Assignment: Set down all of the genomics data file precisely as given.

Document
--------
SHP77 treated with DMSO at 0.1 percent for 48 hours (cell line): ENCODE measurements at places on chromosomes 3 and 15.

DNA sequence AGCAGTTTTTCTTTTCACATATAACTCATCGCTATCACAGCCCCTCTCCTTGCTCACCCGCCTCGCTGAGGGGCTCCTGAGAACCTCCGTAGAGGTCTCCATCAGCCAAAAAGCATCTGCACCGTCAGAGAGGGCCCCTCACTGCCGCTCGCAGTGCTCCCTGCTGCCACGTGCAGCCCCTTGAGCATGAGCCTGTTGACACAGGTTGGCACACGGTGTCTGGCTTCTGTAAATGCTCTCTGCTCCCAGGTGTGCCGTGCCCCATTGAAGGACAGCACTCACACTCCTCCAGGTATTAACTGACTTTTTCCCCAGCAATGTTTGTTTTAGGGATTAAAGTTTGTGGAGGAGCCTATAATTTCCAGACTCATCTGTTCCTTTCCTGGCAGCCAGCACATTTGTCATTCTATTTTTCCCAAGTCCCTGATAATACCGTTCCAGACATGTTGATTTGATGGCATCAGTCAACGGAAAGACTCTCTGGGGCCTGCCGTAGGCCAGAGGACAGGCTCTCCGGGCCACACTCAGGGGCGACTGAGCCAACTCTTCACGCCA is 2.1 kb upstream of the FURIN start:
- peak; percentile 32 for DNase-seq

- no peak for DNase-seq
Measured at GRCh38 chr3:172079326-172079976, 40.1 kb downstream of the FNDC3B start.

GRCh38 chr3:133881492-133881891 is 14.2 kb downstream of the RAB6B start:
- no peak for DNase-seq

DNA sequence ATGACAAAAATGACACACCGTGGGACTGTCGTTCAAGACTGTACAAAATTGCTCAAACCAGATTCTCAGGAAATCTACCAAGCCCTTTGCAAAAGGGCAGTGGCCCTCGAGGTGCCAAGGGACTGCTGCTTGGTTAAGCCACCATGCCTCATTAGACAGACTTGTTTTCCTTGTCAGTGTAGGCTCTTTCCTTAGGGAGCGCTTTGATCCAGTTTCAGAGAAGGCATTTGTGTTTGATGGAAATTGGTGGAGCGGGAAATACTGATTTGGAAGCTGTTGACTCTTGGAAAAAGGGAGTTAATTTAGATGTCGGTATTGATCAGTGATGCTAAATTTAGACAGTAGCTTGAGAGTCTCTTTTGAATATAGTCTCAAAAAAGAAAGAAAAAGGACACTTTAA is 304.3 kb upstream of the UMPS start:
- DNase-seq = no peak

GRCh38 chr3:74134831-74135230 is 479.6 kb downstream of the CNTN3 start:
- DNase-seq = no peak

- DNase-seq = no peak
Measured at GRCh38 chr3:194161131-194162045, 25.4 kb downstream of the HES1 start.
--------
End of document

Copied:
SHP77 treated with DMSO at 0.1 percent for 48 hours (cell line): ENCODE measurements at places on chromosomes 3 and 15.

DNA sequence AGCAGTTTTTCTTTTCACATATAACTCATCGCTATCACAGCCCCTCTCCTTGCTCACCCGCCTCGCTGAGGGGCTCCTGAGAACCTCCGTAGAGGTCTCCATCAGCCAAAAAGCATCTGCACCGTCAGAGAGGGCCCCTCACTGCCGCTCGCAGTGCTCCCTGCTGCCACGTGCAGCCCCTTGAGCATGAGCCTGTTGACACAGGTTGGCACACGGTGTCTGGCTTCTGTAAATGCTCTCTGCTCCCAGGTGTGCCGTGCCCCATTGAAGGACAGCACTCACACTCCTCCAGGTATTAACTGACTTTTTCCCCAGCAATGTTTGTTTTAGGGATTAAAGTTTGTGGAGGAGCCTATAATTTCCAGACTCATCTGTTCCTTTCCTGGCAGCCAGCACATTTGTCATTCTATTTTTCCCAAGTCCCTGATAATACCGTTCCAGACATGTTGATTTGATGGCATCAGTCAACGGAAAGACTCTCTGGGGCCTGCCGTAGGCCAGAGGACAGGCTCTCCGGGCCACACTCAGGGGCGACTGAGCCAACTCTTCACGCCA is 2.1 kb upstream of the FURIN start:
- peak; percentile 32 for DNase-seq

- no peak for DNase-seq
Measured at GRCh38 chr3:172079326-172079976, 40.1 kb downstream of the FNDC3B start.

GRCh38 chr3:133881492-133881891 is 14.2 kb downstream of the RAB6B start:
- no peak for DNase-seq

DNA sequence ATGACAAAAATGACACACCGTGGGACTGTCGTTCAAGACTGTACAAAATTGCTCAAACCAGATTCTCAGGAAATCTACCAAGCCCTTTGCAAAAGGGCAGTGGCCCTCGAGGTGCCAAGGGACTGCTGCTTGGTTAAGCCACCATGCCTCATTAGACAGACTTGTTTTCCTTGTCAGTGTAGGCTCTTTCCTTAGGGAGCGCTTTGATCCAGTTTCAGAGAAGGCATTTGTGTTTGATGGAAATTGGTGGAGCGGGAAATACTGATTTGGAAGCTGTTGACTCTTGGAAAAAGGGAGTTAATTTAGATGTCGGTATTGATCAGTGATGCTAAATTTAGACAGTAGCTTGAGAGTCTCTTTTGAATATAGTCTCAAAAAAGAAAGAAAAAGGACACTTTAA is 304.3 kb upstream of the UMPS start:
- DNase-seq = no peak

GRCh38 chr3:74134831-74135230 is 479.6 kb downstream of the CNTN3 start:
- DNase-seq = no peak

- DNase-seq = no peak
Measured at GRCh38 chr3:194161131-194162045, 25.4 kb downstream of the HES1 start.